November 7, 2011
Switching Neighborhoods May Improve HealthWomen encouraged to move with their families from a poor neighborhood to a more affluent one had lower rates of extreme obesity and diabetes 10 to 15 years later, a new study found. Future research into the reasons why may yield insights into how to design healthier communities.
Studies examining people in different neighborhoods have suggested that features such as access to parks and healthy food outlets can affect obesity. However, it's difficult to prove which factors influence obesity because people in poor areas differ in many ways from those in more affluent ones. A research team led by Dr. Jens Ludwig of the University of Chicago set out to test whether helping families move to less impoverished neighborhoods would affect obesity and diabetes rates.
The researchers turned to a program called Moving to Opportunity. The program was designed by the U.S. Department of Housing and Urban Development to explore the effects of residential location on employment, income, education and well-being. About 4,500 women with children who lived in public housing in high-poverty areas in the mid-1990s were randomly assigned to 3 groups. One group received "opportunity" vouchers—rent-subsidy vouchers that were redeemable only if the families moved to a more affluent neighborhood. They were given short-term counseling to help them find housing. The second group received traditional rent-subsidy vouchers with no special restrictions on where they could live. They were not given any extra counseling. A control group received no vouchers or counseling.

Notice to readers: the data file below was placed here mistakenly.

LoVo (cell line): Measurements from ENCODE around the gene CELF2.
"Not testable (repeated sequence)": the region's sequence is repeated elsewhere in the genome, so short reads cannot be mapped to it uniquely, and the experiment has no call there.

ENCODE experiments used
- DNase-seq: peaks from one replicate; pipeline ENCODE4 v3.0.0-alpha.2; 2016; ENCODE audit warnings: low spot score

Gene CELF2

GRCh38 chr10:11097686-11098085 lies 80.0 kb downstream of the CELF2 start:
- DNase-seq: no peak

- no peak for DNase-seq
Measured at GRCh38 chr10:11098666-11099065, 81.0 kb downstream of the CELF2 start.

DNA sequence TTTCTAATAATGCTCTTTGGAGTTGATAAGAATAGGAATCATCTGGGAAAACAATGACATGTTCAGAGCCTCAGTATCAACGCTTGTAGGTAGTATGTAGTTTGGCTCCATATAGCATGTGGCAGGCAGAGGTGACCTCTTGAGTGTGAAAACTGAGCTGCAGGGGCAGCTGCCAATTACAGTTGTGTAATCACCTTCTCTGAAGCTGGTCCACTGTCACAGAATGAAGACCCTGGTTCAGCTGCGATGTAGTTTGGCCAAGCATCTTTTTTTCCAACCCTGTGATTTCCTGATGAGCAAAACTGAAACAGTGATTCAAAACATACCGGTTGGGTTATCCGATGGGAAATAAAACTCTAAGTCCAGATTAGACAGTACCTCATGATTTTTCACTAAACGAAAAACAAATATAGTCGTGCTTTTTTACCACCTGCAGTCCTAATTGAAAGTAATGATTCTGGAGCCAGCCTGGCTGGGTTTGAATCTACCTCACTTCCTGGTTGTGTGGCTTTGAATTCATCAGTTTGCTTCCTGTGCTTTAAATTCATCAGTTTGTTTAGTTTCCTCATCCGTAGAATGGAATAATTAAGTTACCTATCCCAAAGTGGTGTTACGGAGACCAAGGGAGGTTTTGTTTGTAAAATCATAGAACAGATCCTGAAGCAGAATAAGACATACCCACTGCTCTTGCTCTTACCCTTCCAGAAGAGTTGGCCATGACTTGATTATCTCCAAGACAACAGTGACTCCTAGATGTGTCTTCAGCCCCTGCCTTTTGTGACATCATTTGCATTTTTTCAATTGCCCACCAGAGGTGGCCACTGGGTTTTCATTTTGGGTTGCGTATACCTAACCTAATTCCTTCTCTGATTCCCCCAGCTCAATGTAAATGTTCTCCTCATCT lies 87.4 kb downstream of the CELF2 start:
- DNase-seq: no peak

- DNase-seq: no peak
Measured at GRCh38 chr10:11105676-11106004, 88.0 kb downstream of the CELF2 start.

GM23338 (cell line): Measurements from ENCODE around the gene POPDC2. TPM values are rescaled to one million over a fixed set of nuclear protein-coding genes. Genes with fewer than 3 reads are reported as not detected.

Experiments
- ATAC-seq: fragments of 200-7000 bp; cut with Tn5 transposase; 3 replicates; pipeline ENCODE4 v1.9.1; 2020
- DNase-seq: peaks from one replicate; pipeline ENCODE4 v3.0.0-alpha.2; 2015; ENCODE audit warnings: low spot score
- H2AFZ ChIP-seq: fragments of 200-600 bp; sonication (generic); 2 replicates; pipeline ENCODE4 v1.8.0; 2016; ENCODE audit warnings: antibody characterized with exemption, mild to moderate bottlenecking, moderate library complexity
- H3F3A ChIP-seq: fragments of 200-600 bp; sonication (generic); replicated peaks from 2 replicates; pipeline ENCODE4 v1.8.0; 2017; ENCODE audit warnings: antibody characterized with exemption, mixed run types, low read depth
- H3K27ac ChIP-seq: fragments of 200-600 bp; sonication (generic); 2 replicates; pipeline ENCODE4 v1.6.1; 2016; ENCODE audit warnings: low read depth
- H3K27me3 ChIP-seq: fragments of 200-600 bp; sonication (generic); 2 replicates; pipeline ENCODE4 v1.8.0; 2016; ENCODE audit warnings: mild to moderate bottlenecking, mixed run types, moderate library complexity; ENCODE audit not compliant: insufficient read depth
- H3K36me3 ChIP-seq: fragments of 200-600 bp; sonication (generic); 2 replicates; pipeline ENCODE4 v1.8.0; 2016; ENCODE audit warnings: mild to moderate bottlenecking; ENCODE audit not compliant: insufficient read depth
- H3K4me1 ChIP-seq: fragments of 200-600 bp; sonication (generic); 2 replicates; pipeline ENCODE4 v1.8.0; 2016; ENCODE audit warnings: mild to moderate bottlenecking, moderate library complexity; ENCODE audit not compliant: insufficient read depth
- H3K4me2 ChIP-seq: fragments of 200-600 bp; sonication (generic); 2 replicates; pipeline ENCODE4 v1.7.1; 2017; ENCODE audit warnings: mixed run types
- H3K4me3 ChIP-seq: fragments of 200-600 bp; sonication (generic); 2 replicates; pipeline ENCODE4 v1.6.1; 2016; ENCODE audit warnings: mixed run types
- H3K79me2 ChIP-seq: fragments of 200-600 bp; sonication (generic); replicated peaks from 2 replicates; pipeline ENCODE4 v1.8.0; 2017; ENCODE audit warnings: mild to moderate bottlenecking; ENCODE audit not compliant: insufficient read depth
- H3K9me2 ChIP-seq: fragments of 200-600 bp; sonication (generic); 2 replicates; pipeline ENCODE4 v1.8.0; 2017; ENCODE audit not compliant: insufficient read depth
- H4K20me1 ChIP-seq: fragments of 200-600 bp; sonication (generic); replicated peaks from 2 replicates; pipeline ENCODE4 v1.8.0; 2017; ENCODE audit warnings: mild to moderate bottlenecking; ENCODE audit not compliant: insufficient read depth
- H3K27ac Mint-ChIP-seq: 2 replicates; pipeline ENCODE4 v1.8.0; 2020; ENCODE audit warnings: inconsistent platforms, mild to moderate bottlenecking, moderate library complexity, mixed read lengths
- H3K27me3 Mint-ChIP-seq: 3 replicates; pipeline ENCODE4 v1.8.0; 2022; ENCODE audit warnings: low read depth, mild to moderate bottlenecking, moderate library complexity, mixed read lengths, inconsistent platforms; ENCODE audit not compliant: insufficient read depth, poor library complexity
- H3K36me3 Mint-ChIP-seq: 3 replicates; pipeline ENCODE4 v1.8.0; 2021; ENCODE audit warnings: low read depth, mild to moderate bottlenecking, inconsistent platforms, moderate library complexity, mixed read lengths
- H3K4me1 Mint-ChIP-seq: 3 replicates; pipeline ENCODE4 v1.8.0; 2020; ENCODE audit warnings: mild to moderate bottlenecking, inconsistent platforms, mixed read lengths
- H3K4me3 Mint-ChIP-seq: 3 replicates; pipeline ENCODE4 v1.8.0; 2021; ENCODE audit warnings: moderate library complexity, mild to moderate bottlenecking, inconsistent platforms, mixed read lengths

From 2008 through 2010, Ludwig and colleagues measured health outcomes in the women, including calculating body mass index (a ratio of weight to height) and testing blood for signs of diabetes. The study was partly funded by NIH's Eunice Kennedy Shriver National Institute of Child Health and Human Development (NICHD), National Institute on Aging (NIA) and National Institute of Mental Health (NIMH). Results appeared on October 20, 2011, in the New England Journal of Medicine.
The researchers found that the women receiving opportunity vouchers had lower rates of obesity and diabetes than the control group. The voucher group had 13% fewer women with a BMI of 35 or more ("very high" disease risk), 19% fewer with a BMI of 40 or more ("extremely high" disease risk) and 22% fewer with diabetes. The differences between the group receiving traditional vouchers and the control group were too small to prove they weren't due to chance.
“Giving a low-income woman the opportunity to move with her children to a less impoverished neighborhood appears to lower her risk of diabetes and extreme obesity,” says co-author Dr. Stacy Tessler Lindau.
“These results highlight the great importance of learning more about what specific aspects of the social or physical environment reduce the risk of diabetes and obesity; for example, greater access to grocery stores, more opportunities for physical activity, or feelings of greater safety and reduced psychological stress,” Ludwig says.
—by Harrison Wein, Ph.D.
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